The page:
NEW YORK — For Matthew Bielski his saba and savta (grandfather and grandmother) were nothing short of modern day Maccabees.
As the grandson of Jewish partisans Sonia and Zus Bielski, Mattthew Bielski, 33, frequently heard stories about surviving frigid winters deep in the Nalibaki forest, in northwestern Belarus. He also heard about what it was like to rise up and kill Nazis — lots of Nazis.
That’s because his grandparents were part of the legendary Bielski brigade, led by brothers Zus (Alexander), Tuvia, Asael and Aron. All told, the group rescued more than 1,200 Jews from extermination during World War II.
“Stories of survival and fighting back. Stories of revenge and killing. These were the stories I heard growing up at backyard barbecues and bar mitzvahs. My grandmother would say, ‘He killed a lot of Nazis.’ But I also remember sitting on his [Zus’s] lap and him smelling like a cigar. He was very loving and he definitely inspired me,” Bielski said.
As he grew older he realized his family’s stories differed from those heard by most of his peers — particularly if their family perished in ghettos or German extermination camps. He also realized Jews worldwide, people he had never met, had a stake in his family’s story.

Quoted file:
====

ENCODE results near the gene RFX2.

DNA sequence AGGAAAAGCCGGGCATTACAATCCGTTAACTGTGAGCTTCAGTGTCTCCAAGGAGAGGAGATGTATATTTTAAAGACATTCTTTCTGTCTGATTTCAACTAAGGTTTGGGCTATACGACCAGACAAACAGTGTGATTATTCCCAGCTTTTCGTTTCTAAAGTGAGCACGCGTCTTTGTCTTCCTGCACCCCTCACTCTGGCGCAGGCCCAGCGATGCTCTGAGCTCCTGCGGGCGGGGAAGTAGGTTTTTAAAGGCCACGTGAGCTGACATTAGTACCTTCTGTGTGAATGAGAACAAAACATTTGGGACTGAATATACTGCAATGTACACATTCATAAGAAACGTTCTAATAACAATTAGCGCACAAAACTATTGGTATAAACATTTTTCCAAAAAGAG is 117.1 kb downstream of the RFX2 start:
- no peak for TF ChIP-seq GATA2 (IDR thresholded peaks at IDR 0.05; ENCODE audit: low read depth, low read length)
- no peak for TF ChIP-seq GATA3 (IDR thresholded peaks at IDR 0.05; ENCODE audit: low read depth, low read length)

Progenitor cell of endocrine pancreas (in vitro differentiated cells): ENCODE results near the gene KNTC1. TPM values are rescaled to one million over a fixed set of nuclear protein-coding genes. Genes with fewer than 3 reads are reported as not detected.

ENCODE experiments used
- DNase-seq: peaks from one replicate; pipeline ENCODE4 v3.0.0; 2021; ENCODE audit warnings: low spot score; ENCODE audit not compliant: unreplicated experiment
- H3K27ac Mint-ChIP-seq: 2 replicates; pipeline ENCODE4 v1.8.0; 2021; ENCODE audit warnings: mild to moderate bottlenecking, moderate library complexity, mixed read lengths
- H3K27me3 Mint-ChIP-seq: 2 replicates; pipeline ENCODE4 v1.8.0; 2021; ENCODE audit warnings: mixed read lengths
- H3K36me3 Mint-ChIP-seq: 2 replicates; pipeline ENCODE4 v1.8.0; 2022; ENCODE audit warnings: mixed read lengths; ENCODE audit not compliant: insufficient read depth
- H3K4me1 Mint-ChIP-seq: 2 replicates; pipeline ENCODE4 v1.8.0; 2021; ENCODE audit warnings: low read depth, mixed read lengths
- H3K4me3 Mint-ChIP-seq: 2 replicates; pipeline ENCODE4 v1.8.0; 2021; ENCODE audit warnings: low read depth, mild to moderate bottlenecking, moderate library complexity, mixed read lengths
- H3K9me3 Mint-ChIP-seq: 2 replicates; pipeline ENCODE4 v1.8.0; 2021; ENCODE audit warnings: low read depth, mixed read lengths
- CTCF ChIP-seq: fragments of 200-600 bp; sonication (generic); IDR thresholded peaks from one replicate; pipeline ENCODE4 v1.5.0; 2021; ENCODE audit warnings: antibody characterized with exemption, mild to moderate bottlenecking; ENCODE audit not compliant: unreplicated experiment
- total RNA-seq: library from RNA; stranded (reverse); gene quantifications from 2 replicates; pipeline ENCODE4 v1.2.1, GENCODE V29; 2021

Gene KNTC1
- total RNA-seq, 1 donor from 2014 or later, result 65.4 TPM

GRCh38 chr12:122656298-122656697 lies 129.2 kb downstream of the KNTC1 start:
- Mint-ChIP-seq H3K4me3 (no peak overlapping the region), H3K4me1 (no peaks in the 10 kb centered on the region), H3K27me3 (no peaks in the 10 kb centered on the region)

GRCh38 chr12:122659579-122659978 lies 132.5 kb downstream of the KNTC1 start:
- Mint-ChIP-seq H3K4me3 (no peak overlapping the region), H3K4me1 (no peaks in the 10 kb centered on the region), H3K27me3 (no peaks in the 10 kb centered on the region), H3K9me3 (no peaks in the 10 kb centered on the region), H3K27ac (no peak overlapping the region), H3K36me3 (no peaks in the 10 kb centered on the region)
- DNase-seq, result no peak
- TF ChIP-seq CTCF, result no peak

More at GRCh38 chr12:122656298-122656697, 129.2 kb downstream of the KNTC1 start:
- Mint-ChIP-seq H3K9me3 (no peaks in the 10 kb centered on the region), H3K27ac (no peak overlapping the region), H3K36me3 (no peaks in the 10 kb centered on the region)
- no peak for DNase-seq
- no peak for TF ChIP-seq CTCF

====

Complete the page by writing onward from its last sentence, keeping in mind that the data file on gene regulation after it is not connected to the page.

And so a few years ago, Bielski got involved with the Jewish Partisan Educational Foundation as co-chair of a special third generation committee that collects the stories of the adult grandchildren of partisans.
On Sunday November 5, the Jewish Partisan Educational Foundation, JPEF, honored him for his work.
“It’s not just a Bielski thing. It is inspirational to me to keep the story alive, for people to know how Jewish partisans rose up against the Nazis, and that we can do it again,” he said.
JPEF also honored Elliott Felson, son and nephew of partisans Don and Stan Felson. As JPEF board president, Felson has also worked to incorporate the role of partisans in Holocaust education.
The event’s keynote speaker was Jon Avnet, director of the television miniseries “Uprising” about the Warsaw Ghetto, and the producer of “Black Swan,” “Risky Business,” and other films.